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Re: Requirements for research (Was: Dropping <input usemap="">)

From: Geoffrey Sneddon <foolistbar@googlemail.com>
Date: Thu, 16 Aug 2007 13:59:46 +0100
Message-Id: <F1BDAF5B-970D-46A1-823F-5244D0159B6C@googlemail.com>
Cc: public-html@w3.org
To: Robert Burns <rob@robburns.com>


On 16 Aug 2007, at 04:40, Robert Burns wrote:

> A scientific approach would involve several things. It would be  
> conducted with a goal to retrieve unbiased data. That means giving  
> every HTML document an equal probability of selection. Right now,  
> you're conducting research based on entries in a Google cache. Its  
> biased toward pages that want googles attention. Those pages b  
> behind firewalls,, or on local derives are completely left out of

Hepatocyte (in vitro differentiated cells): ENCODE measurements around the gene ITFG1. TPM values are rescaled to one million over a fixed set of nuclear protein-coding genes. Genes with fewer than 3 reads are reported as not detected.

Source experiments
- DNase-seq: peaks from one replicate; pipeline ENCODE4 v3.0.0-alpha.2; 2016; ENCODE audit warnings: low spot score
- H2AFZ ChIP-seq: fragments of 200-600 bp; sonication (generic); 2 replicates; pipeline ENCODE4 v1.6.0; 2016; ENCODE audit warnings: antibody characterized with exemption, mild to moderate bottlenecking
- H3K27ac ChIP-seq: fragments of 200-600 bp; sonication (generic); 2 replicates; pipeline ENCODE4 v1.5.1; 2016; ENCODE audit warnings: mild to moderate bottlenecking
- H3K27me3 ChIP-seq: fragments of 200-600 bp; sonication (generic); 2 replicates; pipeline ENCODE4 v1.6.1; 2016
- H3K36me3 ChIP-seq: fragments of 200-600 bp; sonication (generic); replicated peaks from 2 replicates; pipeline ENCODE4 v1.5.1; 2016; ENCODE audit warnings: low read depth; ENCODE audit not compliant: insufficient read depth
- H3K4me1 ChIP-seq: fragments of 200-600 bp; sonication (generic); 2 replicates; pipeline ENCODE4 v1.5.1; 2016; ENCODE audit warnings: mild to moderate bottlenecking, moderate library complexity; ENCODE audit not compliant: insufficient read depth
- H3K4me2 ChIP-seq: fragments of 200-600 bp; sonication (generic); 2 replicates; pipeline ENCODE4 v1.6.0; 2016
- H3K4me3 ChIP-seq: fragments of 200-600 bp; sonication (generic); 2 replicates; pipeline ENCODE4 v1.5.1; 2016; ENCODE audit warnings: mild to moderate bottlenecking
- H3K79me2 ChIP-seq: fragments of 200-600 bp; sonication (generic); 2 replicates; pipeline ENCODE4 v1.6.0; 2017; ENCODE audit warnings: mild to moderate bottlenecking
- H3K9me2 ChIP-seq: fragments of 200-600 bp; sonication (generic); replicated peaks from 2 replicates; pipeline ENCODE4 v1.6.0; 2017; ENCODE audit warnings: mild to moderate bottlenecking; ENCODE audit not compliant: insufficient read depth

> the research. I don't have any research on this, but I would expect  
> such pages to often pay more attention to details than the pages  
> fighting for Google's attention. It would be like looking through  
> the emails, passing through an email server and concluding that  
> most emails are about penis enlargement or counterfeit watches.

May I ask how you propose on getting a better data set than Google's  
cache? You're highly unlikely to get data  from behind firewalls or  
local drives.

> Genuine scientific statistical research also lays out methodology  
> and is reproducible.  From a scientific perspective, saying I  
> searched a cache that I have, that you can't search and I won't  
> even show you the code that produces that cache , would be the same  
> as me saying the following. "I have this 8-ball and when I ask it  
> if we should drop @usamap from |input| it tells me 'not likely'.  
> You may say that sure, 8-balls say that But the odd part is that it  
> says that every time [cue eerie music]." :-) The point though is  
> that it can't be reproducible at all if its all based on hidden  
> data and methods.

Again: how are you going to get a better data set?

- Geoffrey Sneddon
Received on Thursday, 16 August 2007 12:59:58 UTC

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